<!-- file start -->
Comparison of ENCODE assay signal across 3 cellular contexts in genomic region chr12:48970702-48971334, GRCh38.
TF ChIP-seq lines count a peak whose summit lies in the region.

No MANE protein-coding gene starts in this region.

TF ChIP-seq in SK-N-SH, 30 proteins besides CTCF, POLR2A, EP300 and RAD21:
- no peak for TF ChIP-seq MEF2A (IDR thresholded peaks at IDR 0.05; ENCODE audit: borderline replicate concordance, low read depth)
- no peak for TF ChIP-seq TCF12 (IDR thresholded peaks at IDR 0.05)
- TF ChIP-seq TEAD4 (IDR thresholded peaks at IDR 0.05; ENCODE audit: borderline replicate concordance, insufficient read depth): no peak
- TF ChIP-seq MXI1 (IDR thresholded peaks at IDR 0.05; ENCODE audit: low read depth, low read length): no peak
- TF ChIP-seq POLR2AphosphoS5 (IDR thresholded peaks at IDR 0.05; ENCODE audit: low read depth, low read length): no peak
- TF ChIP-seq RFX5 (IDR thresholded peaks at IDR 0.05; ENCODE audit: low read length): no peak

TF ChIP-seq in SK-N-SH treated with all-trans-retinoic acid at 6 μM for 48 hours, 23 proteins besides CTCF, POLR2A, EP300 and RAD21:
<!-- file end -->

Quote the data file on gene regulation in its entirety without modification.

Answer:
Comparison of ENCODE assay signal across 3 cellular contexts in genomic region chr12:48970702-48971334, GRCh38.
TF ChIP-seq lines count a peak whose summit lies in the region.

No MANE protein-coding gene starts in this region.

TF ChIP-seq in SK-N-SH, 30 proteins besides CTCF, POLR2A, EP300 and RAD21:
- no peak for TF ChIP-seq MEF2A (IDR thresholded peaks at IDR 0.05; ENCODE audit: borderline replicate concordance, low read depth)
- no peak for TF ChIP-seq TCF12 (IDR thresholded peaks at IDR 0.05)
- TF ChIP-seq TEAD4 (IDR thresholded peaks at IDR 0.05; ENCODE audit: borderline replicate concordance, insufficient read depth): no peak
- TF ChIP-seq MXI1 (IDR thresholded peaks at IDR 0.05; ENCODE audit: low read depth, low read length): no peak
- TF ChIP-seq POLR2AphosphoS5 (IDR thresholded peaks at IDR 0.05; ENCODE audit: low read depth, low read length): no peak
- TF ChIP-seq RFX5 (IDR thresholded peaks at IDR 0.05; ENCODE audit: low read length): no peak

TF ChIP-seq in SK-N-SH treated with all-trans-retinoic acid at 6 μM for 48 hours, 23 proteins besides CTCF, POLR2A, EP300 and RAD21: